Mundane Made Awesome: Comic Books
- Wally Wood's 22 Panels That Always Work is essentially a guide on how an artist can use this trope in comics, as evidenced by the alternate title: "Some Interesting Ways To Get Some Variety In Those Boring Panels Where Some Dumb Writer Has Some Lame Characters Sitting Around and Talking For Page After Page!"
- Similarly, the classic How To Draw Comics the Marvel Way by Stan Lee and John Buscema demonstrates this with two pages depicting the same potentially boring scene of a couple of guys talking in a room. The second, better version uses cool camera angles and more dramatic posing than the first.
- One scene in Empowered, where Thugboy and Emp are suiting up in the manner of a Lock and Load Montage, complete with jump cuts and action lines...in fetish outfits. Appropriately, it's narrated by the Caged Demonwolf.
- Yankee from the German comic Lula und Yankee "slaughtering" his piggy bank. "Now die, pig!" (Note that he's an adult man, not a boy.)
- The plot of The Tick New Series #8 follows The Tick looking after a group of super-powered animals. They lead him on a 22 pages quest to "Destroy the evil beast" A vacuum cleaner. The B-Plot focuses on a loquacious Captain Ersatz of Galactus.
- The 2009 Marvel Digital Holiday special. The Illuminati lend Santa the Infinity Gauntlet to save Christmas ("I still can't believe the reindeer were all Skrulls.."), but he goes mad with power. Namor the Sub-Mariner saves the day.
Namor: Must use all my Atlantean might to throw this snowball!
- In Buck Godot: Zap Gun for Hire, the big innovation that humans introduced to the galactic community and caused massive cultural upheval was popsicles.
- In Reid Fleming, World's Toughest Milkman: High-speed chases with milk trucks. Milk trucks flying through the air. Reid himself, for that matter.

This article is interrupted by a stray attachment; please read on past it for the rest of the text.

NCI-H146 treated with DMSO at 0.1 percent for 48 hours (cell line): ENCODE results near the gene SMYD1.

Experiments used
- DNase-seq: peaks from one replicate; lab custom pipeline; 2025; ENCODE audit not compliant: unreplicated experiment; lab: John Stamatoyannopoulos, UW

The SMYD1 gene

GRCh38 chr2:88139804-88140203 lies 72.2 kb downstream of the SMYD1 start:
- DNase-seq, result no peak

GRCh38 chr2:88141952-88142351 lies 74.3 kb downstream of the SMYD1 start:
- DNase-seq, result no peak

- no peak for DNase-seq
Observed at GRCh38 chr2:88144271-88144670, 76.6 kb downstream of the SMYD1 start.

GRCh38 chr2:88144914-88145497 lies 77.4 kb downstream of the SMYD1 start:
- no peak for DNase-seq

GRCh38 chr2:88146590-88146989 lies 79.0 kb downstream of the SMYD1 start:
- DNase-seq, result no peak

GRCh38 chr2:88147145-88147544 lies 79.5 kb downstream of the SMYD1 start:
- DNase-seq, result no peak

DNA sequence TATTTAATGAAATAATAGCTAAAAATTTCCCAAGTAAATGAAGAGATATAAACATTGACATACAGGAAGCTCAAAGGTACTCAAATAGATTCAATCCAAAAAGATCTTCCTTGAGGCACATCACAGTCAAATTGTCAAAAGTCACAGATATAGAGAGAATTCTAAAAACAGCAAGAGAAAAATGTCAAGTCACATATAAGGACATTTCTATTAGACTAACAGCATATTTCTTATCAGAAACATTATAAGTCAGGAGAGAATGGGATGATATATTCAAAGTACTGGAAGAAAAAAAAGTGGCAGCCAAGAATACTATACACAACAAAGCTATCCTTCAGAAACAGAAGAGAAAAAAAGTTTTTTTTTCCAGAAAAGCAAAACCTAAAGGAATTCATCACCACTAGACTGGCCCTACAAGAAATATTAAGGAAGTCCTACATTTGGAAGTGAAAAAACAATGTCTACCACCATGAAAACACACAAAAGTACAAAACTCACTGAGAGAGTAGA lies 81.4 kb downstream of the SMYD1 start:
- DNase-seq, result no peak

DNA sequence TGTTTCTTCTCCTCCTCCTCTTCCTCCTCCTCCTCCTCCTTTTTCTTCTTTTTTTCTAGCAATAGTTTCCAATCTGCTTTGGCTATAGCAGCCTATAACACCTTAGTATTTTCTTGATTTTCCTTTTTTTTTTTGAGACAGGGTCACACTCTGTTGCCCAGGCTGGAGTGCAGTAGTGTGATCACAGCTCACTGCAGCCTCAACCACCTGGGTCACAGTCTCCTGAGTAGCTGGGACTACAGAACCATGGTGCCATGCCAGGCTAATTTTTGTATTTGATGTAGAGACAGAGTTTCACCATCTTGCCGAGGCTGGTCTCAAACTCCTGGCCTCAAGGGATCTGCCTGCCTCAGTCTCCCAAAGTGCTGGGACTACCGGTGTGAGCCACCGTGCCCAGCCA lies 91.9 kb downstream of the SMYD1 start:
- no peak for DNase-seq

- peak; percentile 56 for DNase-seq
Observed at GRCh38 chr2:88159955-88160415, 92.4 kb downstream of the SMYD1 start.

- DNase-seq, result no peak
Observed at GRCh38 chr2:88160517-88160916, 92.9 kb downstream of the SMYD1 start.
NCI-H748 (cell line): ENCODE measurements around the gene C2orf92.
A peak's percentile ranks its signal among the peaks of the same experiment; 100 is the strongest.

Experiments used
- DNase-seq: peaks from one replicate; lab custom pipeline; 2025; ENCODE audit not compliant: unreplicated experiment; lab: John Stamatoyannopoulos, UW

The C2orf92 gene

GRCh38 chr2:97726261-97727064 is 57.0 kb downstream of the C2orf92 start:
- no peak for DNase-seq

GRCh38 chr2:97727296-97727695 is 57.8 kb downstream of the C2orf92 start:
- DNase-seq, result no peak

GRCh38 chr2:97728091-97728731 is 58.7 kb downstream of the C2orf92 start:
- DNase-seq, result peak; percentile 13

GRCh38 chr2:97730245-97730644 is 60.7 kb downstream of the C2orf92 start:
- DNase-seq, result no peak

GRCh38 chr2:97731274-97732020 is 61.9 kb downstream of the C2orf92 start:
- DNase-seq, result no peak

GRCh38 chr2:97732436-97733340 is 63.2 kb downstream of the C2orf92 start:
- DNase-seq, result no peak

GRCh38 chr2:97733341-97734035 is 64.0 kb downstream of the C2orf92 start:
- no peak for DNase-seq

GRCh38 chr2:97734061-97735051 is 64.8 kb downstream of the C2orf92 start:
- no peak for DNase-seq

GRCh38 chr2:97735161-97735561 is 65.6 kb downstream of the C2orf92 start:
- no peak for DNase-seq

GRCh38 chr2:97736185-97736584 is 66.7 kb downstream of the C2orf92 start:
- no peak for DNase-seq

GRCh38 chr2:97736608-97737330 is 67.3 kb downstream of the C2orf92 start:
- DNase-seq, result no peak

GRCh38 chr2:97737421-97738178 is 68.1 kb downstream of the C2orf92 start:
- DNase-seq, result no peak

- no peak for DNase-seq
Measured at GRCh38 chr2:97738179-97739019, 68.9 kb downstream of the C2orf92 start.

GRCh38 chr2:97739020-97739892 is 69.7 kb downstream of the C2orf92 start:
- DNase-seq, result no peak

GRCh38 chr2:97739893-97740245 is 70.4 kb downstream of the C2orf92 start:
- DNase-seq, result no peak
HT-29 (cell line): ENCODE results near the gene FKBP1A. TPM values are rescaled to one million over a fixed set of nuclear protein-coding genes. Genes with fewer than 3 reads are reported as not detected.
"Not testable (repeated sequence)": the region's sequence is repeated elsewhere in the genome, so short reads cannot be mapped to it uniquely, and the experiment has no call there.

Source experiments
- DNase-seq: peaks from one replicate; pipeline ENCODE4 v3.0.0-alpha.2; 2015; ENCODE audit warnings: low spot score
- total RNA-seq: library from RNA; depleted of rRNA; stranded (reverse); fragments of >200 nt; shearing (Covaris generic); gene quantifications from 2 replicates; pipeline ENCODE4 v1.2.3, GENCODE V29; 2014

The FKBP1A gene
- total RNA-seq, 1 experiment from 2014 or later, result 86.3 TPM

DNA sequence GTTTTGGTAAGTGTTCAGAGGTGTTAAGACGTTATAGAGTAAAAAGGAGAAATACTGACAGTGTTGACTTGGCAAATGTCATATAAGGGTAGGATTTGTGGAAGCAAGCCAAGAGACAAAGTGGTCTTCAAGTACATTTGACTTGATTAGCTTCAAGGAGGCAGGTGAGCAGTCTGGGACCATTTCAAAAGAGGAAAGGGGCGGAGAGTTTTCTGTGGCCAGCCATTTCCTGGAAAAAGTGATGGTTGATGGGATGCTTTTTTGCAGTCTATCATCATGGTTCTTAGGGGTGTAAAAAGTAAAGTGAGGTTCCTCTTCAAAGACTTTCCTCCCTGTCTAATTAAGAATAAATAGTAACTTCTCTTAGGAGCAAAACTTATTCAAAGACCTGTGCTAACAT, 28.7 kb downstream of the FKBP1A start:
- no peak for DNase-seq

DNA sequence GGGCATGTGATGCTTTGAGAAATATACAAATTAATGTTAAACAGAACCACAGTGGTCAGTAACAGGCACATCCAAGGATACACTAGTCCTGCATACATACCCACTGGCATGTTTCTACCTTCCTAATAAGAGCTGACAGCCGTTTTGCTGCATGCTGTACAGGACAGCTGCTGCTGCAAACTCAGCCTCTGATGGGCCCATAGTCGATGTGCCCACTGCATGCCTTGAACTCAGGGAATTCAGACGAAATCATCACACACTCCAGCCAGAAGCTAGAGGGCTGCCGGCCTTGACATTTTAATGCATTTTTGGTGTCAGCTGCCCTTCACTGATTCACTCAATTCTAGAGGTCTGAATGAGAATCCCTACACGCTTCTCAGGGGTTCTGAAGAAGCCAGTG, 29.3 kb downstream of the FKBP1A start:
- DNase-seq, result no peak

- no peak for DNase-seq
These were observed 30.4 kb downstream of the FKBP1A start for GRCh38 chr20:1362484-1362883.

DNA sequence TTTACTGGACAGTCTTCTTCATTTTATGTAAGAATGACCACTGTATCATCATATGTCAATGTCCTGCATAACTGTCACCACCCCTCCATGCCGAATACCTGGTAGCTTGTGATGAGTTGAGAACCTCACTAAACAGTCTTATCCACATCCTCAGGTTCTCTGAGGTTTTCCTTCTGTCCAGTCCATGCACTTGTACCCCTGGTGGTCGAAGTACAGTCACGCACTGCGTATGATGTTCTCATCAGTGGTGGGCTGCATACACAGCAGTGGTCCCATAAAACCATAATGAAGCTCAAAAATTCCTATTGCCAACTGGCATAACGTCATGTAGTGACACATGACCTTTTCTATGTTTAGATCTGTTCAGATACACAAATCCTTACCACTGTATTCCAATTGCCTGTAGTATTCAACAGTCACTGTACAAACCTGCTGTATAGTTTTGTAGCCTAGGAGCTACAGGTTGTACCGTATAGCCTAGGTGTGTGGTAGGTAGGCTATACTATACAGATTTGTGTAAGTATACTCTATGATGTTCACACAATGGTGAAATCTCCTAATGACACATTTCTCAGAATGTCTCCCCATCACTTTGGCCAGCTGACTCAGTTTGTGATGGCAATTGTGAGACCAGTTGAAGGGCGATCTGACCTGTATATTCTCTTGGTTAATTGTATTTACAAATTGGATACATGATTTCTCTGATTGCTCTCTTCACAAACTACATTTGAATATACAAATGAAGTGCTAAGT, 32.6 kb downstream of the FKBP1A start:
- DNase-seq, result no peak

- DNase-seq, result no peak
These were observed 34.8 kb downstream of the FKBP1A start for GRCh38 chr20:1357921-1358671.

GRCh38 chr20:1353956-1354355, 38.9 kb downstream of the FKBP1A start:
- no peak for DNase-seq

- In All-Star Superman, Superman keeps a journal... by carving it into stone slabs with his heat vision. This was part of Grant Morrison's theme in the series - that Superman does normal things, but bigger. When his family visits, for instance, it's from the 853rd century.
- In pre-Crisis days, he kept a giant diary with nigh-invulnerable metal pages in his Fortress of Solitude. Originally he inscribed the words with his fingernail, but he later built a mind-reading headset and super-strong mechanical arm that could inscribe his thoughts for him (though he had to concentrate, because if his thoughts wandered, it would write down whatever random stuff happened to cross his mind).
- For that matter, in pre-Crisis days, the Fortress of Solitude was just the world's most awesome rec room. It had a wall with dozens of TV screens he could watch simultaneously, giant canvases so that he could paint mural-sized paintings with a giant brush, his own alien zoo, countless souvenirs of his adventures, even a gizmo that could mix up a chocolate shake in a fraction of a second! While the Fortress had its practical uses, its main purpose was always much more recreational than Bruce's Batcave. It was where Superman went to relax.
- My Little Pony: Friendship Is Magic (IDW): Twilight can't wait to get back to add to her research on cave trolls.
Rainbow Dash: Did you just use the words "excitement" and "research" in the same sentence?
Fluttershy: The vampiric jackalope and the chupacabra are natural enemies. They'll fight for dominance over the rights to eat us. (shot of the other five looking disgusted while Fluttershy is smiling in awe) Nature is so fascinating...
- Similarly with Fluttershy:
- In Marvel's Laff-A-Lympics special "The Man Who Stole Thursdays," said man had been a mysterious cloaked figure who called himself Tempus. He turns out to be Mr. Mastermind, a foe of Dynomutt. He had a giant computer which was programmed to eliminate Thursday from the calendar. Captain Caveman (of whom Dynomutt brought with him along with Scooby-Doo) vanquishes Mastermind by simply unplugging the computer.
- This was American Splendor's whole raison d'Ítre.
- In Final Crisis, Metron of the New Gods breaks reality by solving a Rubik's Cube in 17 moves, one less than is supposedly possible. Doing so confers the powers of the Judge of All Evil on Monitor Nix Uotan, enabling him to defeat Mandrakk the Dark Monitor.